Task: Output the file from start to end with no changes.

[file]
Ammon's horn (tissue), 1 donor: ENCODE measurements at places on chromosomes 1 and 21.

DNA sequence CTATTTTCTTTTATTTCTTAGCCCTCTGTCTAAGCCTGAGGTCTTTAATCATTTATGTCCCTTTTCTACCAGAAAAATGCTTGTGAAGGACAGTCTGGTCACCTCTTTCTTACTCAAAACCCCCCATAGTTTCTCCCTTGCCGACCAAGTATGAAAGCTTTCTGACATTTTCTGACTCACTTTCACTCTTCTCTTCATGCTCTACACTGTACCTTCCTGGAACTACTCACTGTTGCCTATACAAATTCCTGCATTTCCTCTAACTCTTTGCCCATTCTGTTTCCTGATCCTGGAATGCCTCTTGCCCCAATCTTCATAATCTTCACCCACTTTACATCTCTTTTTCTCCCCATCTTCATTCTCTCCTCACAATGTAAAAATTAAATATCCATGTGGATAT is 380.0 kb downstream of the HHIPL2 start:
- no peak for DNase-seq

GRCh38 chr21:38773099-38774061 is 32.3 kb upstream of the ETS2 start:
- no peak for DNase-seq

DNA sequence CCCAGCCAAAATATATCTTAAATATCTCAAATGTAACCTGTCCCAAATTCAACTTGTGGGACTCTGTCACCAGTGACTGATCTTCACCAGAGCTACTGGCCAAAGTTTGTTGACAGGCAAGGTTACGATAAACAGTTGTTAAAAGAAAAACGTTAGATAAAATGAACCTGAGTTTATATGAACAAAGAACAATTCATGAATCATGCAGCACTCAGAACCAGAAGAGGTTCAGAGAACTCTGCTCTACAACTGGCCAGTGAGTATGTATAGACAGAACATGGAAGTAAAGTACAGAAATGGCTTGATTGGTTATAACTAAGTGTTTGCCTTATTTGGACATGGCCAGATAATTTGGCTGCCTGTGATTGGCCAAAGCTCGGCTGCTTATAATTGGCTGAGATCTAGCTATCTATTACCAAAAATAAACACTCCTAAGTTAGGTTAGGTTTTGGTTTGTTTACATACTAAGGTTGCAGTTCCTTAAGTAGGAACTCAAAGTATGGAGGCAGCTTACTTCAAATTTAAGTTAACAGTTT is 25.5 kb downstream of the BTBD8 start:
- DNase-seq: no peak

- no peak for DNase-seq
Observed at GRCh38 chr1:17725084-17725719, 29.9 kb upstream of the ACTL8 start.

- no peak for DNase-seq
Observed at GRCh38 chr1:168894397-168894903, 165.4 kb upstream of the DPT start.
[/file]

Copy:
Ammon's horn (tissue), 1 donor: ENCODE measurements at places on chromosomes 1 and 21.

DNA sequence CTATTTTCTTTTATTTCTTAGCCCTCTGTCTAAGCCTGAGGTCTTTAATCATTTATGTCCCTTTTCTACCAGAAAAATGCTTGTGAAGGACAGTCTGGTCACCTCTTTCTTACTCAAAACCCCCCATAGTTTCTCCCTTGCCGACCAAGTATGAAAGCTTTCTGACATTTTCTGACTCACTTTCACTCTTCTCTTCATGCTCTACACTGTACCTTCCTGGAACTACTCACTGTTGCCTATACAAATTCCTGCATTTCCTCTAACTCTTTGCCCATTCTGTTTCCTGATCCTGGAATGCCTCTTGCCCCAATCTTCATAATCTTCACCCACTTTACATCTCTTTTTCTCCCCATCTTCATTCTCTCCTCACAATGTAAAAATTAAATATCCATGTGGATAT is 380.0 kb downstream of the HHIPL2 start:
- no peak for DNase-seq

GRCh38 chr21:38773099-38774061 is 32.3 kb upstream of the ETS2 start:
- no peak for DNase-seq

DNA sequence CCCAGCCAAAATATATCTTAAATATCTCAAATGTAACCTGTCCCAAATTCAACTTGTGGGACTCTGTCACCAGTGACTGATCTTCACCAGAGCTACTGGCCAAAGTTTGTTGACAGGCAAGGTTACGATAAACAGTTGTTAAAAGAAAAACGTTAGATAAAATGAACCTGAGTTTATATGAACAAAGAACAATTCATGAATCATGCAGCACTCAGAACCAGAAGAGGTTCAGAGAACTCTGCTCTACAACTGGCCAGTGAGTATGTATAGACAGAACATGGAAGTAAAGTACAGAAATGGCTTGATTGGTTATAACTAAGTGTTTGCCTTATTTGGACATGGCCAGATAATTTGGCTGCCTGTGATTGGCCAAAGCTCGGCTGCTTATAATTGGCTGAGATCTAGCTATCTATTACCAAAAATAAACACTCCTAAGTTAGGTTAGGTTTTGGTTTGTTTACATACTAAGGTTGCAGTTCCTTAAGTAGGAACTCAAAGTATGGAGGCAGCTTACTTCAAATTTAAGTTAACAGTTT is 25.5 kb downstream of the BTBD8 start:
- DNase-seq: no peak

- no peak for DNase-seq
Observed at GRCh38 chr1:17725084-17725719, 29.9 kb upstream of the ACTL8 start.

- no peak for DNase-seq
Observed at GRCh38 chr1:168894397-168894903, 165.4 kb upstream of the DPT start.